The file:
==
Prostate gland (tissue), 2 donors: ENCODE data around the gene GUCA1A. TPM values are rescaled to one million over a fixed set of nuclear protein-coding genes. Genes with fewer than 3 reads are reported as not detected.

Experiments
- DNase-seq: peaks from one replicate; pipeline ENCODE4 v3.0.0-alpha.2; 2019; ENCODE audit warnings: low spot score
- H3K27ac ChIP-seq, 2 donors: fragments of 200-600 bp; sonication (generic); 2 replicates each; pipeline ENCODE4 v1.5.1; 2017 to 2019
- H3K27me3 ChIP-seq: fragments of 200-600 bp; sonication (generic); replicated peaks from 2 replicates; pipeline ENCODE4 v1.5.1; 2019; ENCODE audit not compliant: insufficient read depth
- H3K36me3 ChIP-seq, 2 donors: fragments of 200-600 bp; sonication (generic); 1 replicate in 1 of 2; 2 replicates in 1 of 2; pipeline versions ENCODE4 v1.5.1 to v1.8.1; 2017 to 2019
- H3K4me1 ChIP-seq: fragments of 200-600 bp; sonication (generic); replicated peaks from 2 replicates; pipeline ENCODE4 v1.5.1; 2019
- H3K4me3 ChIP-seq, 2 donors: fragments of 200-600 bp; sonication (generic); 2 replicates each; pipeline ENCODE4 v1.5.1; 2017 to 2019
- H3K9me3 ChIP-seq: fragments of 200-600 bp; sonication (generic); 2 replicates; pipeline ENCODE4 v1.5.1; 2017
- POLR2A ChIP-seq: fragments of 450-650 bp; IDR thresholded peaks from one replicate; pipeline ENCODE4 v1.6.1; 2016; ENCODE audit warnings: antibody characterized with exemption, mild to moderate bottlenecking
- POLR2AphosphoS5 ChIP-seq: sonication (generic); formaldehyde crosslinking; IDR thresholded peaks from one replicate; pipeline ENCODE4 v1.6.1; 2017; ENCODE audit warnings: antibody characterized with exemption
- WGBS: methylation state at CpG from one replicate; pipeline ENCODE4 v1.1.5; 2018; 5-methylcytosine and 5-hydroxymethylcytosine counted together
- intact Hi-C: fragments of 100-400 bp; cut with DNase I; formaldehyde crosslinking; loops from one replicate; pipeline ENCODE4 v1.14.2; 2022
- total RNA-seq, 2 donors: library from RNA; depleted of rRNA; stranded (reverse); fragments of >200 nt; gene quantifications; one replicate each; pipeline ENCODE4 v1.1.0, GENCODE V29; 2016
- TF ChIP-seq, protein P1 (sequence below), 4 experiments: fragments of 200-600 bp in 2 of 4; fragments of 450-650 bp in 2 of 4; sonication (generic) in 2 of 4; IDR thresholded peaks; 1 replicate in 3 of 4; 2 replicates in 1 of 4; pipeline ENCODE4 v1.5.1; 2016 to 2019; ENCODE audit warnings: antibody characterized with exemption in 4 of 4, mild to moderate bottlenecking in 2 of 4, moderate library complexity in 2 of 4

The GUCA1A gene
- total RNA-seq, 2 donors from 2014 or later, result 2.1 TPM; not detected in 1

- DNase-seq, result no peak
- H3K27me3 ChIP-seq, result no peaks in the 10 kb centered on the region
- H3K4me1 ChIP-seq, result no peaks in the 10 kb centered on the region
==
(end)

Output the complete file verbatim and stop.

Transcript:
Prostate gland (tissue), 2 donors: ENCODE data around the gene GUCA1A. TPM values are rescaled to one million over a fixed set of nuclear protein-coding genes. Genes with fewer than 3 reads are reported as not detected.

Experiments
- DNase-seq: peaks from one replicate; pipeline ENCODE4 v3.0.0-alpha.2; 2019; ENCODE audit warnings: low spot score
- H3K27ac ChIP-seq, 2 donors: fragments of 200-600 bp; sonication (generic); 2 replicates each; pipeline ENCODE4 v1.5.1; 2017 to 2019
- H3K27me3 ChIP-seq: fragments of 200-600 bp; sonication (generic); replicated peaks from 2 replicates; pipeline ENCODE4 v1.5.1; 2019; ENCODE audit not compliant: insufficient read depth
- H3K36me3 ChIP-seq, 2 donors: fragments of 200-600 bp; sonication (generic); 1 replicate in 1 of 2; 2 replicates in 1 of 2; pipeline versions ENCODE4 v1.5.1 to v1.8.1; 2017 to 2019
- H3K4me1 ChIP-seq: fragments of 200-600 bp; sonication (generic); replicated peaks from 2 replicates; pipeline ENCODE4 v1.5.1; 2019
- H3K4me3 ChIP-seq, 2 donors: fragments of 200-600 bp; sonication (generic); 2 replicates each; pipeline ENCODE4 v1.5.1; 2017 to 2019
- H3K9me3 ChIP-seq: fragments of 200-600 bp; sonication (generic); 2 replicates; pipeline ENCODE4 v1.5.1; 2017
- POLR2A ChIP-seq: fragments of 450-650 bp; IDR thresholded peaks from one replicate; pipeline ENCODE4 v1.6.1; 2016; ENCODE audit warnings: antibody characterized with exemption, mild to moderate bottlenecking
- POLR2AphosphoS5 ChIP-seq: sonication (generic); formaldehyde crosslinking; IDR thresholded peaks from one replicate; pipeline ENCODE4 v1.6.1; 2017; ENCODE audit warnings: antibody characterized with exemption
- WGBS: methylation state at CpG from one replicate; pipeline ENCODE4 v1.1.5; 2018; 5-methylcytosine and 5-hydroxymethylcytosine counted together
- intact Hi-C: fragments of 100-400 bp; cut with DNase I; formaldehyde crosslinking; loops from one replicate; pipeline ENCODE4 v1.14.2; 2022
- total RNA-seq, 2 donors: library from RNA; depleted of rRNA; stranded (reverse); fragments of >200 nt; gene quantifications; one replicate each; pipeline ENCODE4 v1.1.0, GENCODE V29; 2016
- TF ChIP-seq, protein P1 (sequence below), 4 experiments: fragments of 200-600 bp in 2 of 4; fragments of 450-650 bp in 2 of 4; sonication (generic) in 2 of 4; IDR thresholded peaks; 1 replicate in 3 of 4; 2 replicates in 1 of 4; pipeline ENCODE4 v1.5.1; 2016 to 2019; ENCODE audit warnings: antibody characterized with exemption in 4 of 4, mild to moderate bottlenecking in 2 of 4, moderate library complexity in 2 of 4

The GUCA1A gene
- total RNA-seq, 2 donors from 2014 or later, result 2.1 TPM; not detected in 1

- DNase-seq, result no peak
- H3K27me3 ChIP-seq, result no peaks in the 10 kb centered on the region
- H3K4me1 ChIP-seq, result no peaks in the 10 kb centered on the region